It’s also from the 1885-1887 Frances Grimble pattern book. Obviously it’s not exactly the same since I’ve got a ruched panel at centre front rather than a flat, buttoned one but I decided close enough for me!

I also really appreciated the curved and dipped centre front of the collar for the sake of comfort – doesn’t feel so much like it’s choking you this way.

And here it is all finished:

I was so happy to have found this little bit of vintage mint grosgrain ribbon in my stash that was just the right length for the bow at the neck. I think it just sets everything off so nicely!

Oh, and as you can see, I ultimately decided against the lace trim on the lapels and am quite happy with that. Although the Victorians had a tendency to go for more to the point of too much, I do like the cleanness of this.

A shot of the finished interior with waist stay:

For fastening I used a combination of hooks & eyes and snaps, which I’ve sometimes seen in period bodices. Also because, for whatever reason, I far prefer sewing in snaps than hooks & eyes so try to use them whenever I can! (chalk it up to weird sewing quirks – what’s yours?)

I kept the sleeve cuffs simple and used the draft from Patterns of Fashion as-is apart from altering for size.

And – dirty secret part 2: I left the sleeved unlined for both coolness and to take advantage of the added mobility and comfortability of the lycra in the fabric!

A shot of the bodice and skirt together – sans hat. I feel like it looks more movie-costume than extant dress, somehow, but I don’t seem to mind!

Next up: the HAT – possibly my favourite part (surprise, surprise, lol)

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11 thoughts on “Raspberry Mint Sorbet Bustle Dress Part the Second, aka Adventures in Bodice-ing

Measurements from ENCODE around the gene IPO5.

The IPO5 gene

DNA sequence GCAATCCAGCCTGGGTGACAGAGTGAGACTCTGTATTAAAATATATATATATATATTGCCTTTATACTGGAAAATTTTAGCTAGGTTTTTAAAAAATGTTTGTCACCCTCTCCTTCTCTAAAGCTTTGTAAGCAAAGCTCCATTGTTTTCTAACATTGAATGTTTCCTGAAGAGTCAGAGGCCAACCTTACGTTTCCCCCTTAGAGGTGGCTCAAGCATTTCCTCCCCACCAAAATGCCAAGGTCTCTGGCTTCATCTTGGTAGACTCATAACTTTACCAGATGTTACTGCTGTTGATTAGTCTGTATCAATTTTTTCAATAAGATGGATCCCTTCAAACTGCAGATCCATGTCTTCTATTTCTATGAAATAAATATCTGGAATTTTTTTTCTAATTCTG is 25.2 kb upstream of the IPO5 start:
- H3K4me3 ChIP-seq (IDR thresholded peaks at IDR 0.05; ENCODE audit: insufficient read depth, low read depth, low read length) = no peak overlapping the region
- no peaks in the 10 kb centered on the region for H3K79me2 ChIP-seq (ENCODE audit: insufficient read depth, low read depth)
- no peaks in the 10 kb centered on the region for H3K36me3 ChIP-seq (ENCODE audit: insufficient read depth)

1. Love this dress! I have one suggestion( you can tell me to take a flying leap…) to me the raspberry sections need dimension. If you used a matching braid or braids to edge them? just a thought.

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    • Do you mean the raspberry bands acting as trim on the lapels? If so, I think that might be a great idea – provided I can find something in the right colour! Otherwise, where specifically do you mean?

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  2. Your attention to interior detail is really splendid. Love the mint/raspberry combination, and it truly could have waltzed straight out of The Importance of Being Earnest, and I see nothing wrong with that! Lol! Looks fab!

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  3. This is gorgeous I was just contemplating the waist tape on my own dusty rose confection and your photo shows it perfectly. Thank you for being so inspiring.

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  4. This is SO LOVELY! I’ve been whisting after a dress from this period for a while and yours is wonderful. Also, every time I read a post about it I get “Raspberry Beret” stuck in my head…sorbet, beret, close enough 😉

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  5. This dress is absolutely beautiful! I have the patterns of fashion book, by Janet Arnold. I babe never used one of her patterns was wondering if they are difficult or maybe you could pay a tutorial on how to use them.

    Thank you, .
    I love your, work!
    John